A plan to create a cap-and-trade program to regulate regional tailpipe pollution could curb greenhouse gases in a dozen Northeast states, but Maine is undecided on the proposal despite its ambitious plan to cut the state’s carbon emissions.

A coalition of transportation and environmental groups released a Transportation Climate Initiative draft memorandum of understanding Tuesday to reduce transportation pollution by capping emissions, charging fuel suppliers and investing that revenue into sustainable transportation.

The program is designed for 12 Northeast and Mid-Atlantic states and Washington, D.C.

“We are at a time right now that every day the climate crisis is more urgent than ever, and in this moment the Northeast and Mid-Atlantic states are rising to the challenge with a bold and innovative plan,” Ken Kimmell, president of the Union of Concerned Scientists, said in a conference call with reporters.

“The scale of this emissions reduction plan is huge,” he said. “If it goes through it would be one of the largest emissions reductions plans we’ve seen in the U.S.”

Conservative groups opposed to the proposal have said it sets an artificial limit on carbon emissions and companies’ costs will be passed onto consumers at the pump.


In a letter to Gov. Janet Mills and Environmental Protection Commissioner Gerald Reid, the Maine Heritage Policy Center said the program would be a regressive tax on poor Mainers and a “sin tax” for the everyday activity of driving to work, school and the grocery store.

“The TCI would hurt Maine’s infrastructure, economy and the most vulnerable among us, and our involvement would have no measurable impact on the climate,” Maine Heritage Policy Center CEO Matt Gagnon said in a statement.


The transportation program is based on the Regional Greenhouse Gas Initiative, a 2009 agreement to cap and trade power plant carbon emissions in nine Northeast states including Maine. Since its inception, CO2 emissions from power plants fell 47 percent, according to an analysis by the Acadia Center, a clean energy research group.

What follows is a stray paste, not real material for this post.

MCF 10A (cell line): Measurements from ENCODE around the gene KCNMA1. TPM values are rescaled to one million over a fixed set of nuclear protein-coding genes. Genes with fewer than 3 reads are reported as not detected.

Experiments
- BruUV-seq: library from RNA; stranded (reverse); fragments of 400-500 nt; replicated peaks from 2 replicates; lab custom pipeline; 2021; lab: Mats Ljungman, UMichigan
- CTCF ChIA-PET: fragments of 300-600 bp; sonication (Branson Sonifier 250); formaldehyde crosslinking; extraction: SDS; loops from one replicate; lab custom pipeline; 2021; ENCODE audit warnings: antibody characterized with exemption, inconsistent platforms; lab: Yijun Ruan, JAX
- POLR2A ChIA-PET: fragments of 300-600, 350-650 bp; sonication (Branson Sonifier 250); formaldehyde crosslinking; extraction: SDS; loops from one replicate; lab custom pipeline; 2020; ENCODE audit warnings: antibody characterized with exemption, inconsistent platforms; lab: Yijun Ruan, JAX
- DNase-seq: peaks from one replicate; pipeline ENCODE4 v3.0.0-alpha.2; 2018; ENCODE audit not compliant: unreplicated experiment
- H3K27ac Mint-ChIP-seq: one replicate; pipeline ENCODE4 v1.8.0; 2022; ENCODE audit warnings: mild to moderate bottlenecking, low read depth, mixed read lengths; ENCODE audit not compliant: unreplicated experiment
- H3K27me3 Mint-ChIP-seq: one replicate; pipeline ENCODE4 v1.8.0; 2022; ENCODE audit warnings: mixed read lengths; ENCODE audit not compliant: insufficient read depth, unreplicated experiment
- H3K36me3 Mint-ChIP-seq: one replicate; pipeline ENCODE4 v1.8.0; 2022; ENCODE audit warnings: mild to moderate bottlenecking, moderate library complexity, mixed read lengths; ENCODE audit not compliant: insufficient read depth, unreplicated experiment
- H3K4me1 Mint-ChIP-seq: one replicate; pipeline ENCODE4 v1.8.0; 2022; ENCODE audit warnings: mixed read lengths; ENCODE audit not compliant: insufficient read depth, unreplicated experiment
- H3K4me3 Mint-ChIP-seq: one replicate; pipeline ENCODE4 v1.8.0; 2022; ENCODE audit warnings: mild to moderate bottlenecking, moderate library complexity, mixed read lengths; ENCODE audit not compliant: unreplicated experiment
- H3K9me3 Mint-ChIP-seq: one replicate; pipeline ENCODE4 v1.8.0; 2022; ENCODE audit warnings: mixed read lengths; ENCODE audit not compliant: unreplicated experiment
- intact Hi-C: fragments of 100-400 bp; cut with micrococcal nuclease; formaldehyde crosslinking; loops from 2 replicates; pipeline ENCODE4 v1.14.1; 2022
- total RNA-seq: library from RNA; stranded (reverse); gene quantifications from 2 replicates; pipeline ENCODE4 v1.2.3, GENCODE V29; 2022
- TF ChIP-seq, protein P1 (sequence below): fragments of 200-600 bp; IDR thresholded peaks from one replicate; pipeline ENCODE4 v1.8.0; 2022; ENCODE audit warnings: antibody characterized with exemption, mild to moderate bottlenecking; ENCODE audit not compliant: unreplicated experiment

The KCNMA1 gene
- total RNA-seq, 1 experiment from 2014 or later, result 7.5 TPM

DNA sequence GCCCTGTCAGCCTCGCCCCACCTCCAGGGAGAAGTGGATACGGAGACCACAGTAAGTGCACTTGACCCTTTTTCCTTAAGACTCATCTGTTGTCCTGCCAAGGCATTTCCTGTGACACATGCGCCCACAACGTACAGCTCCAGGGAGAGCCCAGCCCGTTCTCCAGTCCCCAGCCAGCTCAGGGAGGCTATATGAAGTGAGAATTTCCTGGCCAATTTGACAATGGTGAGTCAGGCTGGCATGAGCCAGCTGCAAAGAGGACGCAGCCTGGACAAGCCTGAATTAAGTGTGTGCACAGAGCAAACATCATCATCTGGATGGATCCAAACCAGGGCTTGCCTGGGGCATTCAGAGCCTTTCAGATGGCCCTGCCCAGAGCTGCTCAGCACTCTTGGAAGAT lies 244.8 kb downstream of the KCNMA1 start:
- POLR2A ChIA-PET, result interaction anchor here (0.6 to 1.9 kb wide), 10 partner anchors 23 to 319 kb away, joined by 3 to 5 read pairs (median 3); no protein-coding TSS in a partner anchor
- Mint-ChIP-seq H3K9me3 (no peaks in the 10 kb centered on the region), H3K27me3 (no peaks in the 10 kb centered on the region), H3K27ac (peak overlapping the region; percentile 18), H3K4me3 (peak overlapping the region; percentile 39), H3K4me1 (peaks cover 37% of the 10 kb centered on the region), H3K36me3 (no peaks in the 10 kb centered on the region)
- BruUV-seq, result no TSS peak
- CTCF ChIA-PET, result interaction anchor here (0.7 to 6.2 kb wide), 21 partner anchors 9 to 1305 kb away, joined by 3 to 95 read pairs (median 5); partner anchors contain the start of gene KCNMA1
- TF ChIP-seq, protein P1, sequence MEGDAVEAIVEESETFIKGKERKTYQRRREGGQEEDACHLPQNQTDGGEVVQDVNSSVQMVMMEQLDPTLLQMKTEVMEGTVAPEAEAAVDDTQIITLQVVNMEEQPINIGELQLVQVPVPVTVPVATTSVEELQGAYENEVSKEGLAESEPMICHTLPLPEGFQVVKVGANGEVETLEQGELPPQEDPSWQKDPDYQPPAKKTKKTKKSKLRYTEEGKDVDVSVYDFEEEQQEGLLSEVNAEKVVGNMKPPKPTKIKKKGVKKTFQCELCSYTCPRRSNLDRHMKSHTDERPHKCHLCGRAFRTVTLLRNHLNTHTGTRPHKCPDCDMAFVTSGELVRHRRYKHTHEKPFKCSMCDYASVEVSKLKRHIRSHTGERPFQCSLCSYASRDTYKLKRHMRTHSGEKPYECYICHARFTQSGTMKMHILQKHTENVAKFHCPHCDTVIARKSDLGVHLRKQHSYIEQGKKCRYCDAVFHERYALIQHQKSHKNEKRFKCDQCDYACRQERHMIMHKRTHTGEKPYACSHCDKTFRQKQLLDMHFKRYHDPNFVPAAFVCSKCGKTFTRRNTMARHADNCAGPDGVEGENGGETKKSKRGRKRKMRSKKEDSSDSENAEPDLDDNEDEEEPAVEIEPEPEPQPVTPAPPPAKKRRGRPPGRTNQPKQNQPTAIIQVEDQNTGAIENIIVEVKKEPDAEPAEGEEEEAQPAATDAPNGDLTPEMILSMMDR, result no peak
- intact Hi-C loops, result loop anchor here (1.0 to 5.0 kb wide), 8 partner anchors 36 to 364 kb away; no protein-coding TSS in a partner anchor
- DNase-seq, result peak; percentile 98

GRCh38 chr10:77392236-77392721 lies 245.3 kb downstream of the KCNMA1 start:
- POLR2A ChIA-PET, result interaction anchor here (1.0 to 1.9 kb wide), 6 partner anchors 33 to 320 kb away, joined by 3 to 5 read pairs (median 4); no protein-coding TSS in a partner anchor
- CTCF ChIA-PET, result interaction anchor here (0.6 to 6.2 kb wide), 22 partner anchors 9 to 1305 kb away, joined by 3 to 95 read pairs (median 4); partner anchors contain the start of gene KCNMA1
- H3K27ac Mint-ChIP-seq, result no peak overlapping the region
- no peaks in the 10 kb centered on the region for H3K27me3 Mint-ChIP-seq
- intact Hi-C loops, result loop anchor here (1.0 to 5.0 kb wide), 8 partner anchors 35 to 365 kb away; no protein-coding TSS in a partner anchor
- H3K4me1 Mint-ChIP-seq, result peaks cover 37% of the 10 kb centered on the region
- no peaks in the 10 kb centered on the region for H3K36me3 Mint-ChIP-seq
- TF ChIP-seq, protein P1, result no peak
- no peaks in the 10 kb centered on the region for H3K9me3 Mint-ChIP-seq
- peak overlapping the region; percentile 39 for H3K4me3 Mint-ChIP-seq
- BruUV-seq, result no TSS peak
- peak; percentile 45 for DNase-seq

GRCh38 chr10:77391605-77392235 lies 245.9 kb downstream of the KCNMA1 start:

From 2012 to 2017, Maine invested $54 million from program revenues in financial incentives for energy-efficiency building upgrades through the Efficiency Maine Trust.

The TCI concept is to do the same in the transportation sector, by requiring fuel suppliers to purchase allowances for reported emissions and investing that revenue in clean transportation programs. Under the most ambitious scenario, TCI would cut vehicle emissions by 25 percent by 2033.


The program could generate more than $17 billion in the first three years, of which Maine would get $400 million, according to an analysis from the Union of Concerned Scientists. States would be able to spend revenue from the program as they saw fit.

If fuel companies passed costs to consumers, it could mean an extra 5 cents to 17 cents a gallon at the pump, far below the market price volatility in the last five years, Kimmell said in the call Wednesday.

That funding would be critical for Maine to expand electric vehicle use and public transit options, and design pedestrian and bicycle-friendly towns and cities, said Sue Ely, a staff attorney at the Natural Resources Council of Maine.

“We can reinvest those revenues into solutions that can help Mainers drive less,” Ely said. “Mainers are sending $3 billion a year out of state to big oil and gas companies and none of that is being spent on transit, electrification, and bike and pedestrian pathways to transition our transportation system to one that is modern, safer and less polluting.”

Maine was a signatory to the initiative’s declaration of intent in 2010, but did not join nine states and Washington D.C. as an active participant last year.

Since then, the state has embarked on a plan to reduce greenhouse gas emissions by 80 percent by 2050. In September, Mills pledged to make Maine carbon-neutral by 2045.


Transportation accounts for 52 percent of the state’s overall carbon pollution and cutting those emissions poses the biggest obstacle to achieving the state’s goals. Maine has a weak public transit network, rural, dispersed communities and an infant electric vehicle infrastructure.

In an email, Lindsay Crete, the governor’s press secretary, said the state continues to monitor the regional transportation emission initiative but has not signed onto the agreement.

“The challenges of climate and transportation issues for rural states like Maine are unique, and the state will be appropriately cautious when considering these issues, along with our own basic transportation needs and emissions challenges,” Crete said.

She did not respond directly to questions about how the agreement might be adopted by state government.

Stakeholders have until late February to submit comments on the draft Transportation Climate Initiative memorandum of agreement. States are expected to decide whether to join the initiative by the spring of 2020. The earliest the plan would go into effect is 2022.

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